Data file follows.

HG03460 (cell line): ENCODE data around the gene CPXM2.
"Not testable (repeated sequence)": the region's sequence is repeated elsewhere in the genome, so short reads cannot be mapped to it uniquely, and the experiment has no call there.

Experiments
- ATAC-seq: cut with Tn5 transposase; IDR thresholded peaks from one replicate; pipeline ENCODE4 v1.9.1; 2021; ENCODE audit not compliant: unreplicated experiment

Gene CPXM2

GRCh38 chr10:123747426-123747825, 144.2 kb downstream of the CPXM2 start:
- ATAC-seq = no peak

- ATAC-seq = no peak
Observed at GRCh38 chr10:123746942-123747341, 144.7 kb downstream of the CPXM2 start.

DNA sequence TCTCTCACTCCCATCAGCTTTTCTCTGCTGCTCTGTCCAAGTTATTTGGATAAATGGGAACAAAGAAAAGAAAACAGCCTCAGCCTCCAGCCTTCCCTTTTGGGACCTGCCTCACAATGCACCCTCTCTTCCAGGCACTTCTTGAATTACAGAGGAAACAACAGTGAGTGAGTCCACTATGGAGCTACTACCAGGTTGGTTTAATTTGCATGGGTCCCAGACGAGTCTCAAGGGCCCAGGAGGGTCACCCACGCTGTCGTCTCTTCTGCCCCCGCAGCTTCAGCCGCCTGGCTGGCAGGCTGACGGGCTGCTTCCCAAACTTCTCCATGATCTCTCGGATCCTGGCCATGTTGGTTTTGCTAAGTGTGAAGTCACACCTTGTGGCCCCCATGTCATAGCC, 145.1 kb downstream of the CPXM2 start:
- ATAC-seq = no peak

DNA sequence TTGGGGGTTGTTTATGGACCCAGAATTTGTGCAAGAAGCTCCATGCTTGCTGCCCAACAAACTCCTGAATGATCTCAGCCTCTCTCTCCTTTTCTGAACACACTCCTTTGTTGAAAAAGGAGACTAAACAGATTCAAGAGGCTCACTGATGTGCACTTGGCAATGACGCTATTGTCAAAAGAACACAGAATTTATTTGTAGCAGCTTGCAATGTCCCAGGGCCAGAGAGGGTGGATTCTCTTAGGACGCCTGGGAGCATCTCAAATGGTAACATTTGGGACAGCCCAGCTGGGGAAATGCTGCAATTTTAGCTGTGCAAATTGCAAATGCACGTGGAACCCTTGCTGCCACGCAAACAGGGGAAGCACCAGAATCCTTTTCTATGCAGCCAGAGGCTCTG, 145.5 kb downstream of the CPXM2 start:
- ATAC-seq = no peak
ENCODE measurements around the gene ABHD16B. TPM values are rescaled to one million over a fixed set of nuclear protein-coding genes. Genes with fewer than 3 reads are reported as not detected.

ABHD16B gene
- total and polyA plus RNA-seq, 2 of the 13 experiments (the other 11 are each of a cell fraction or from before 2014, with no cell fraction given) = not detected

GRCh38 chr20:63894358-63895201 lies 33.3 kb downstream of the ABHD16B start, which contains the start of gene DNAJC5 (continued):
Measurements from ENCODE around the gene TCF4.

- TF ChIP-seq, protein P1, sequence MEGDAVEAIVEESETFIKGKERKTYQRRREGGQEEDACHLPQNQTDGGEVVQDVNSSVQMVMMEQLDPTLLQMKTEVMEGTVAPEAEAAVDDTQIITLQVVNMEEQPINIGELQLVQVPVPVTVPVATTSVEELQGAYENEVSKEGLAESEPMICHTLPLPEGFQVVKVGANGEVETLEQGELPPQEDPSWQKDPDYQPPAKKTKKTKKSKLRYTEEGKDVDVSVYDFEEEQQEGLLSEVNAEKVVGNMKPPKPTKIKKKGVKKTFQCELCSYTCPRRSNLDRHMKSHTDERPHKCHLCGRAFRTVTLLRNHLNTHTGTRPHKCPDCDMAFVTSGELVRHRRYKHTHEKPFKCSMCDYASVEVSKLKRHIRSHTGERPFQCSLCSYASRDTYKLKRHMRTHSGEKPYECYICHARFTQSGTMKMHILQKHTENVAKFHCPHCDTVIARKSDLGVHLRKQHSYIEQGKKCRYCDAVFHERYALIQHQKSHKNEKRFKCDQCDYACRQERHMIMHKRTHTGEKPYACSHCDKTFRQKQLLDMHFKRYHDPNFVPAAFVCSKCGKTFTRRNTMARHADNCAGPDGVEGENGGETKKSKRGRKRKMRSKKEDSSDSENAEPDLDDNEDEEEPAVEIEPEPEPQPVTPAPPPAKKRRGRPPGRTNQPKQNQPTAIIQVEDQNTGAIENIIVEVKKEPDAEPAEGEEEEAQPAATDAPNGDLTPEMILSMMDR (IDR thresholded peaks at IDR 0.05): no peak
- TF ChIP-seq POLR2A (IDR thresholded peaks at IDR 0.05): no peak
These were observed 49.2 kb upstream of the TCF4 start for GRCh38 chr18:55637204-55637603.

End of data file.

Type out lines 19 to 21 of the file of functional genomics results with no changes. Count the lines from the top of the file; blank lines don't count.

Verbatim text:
- TF ChIP-seq, protein P1, sequence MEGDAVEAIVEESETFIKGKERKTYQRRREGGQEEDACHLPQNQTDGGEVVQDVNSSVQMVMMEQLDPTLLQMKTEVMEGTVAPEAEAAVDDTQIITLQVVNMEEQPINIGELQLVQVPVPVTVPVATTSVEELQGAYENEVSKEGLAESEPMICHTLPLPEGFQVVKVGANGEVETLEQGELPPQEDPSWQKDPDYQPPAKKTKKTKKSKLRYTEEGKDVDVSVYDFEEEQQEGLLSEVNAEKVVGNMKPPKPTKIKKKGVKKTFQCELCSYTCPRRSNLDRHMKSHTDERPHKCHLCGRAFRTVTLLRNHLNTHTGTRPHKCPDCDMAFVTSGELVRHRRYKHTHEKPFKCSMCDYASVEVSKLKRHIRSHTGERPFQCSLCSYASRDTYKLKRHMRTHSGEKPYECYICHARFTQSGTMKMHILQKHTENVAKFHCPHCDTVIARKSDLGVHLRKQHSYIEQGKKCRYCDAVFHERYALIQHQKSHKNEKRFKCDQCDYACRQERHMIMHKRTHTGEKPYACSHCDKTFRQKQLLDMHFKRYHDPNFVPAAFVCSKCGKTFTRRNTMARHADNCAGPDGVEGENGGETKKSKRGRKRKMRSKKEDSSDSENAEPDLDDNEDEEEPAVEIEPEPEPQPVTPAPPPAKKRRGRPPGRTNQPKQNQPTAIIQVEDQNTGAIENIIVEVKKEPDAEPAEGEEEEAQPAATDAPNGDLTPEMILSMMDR (IDR thresholded peaks at IDR 0.05): no peak
- TF ChIP-seq POLR2A (IDR thresholded peaks at IDR 0.05): no peak
These were observed 49.2 kb upstream of the TCF4 start for GRCh38 chr18:55637204-55637603.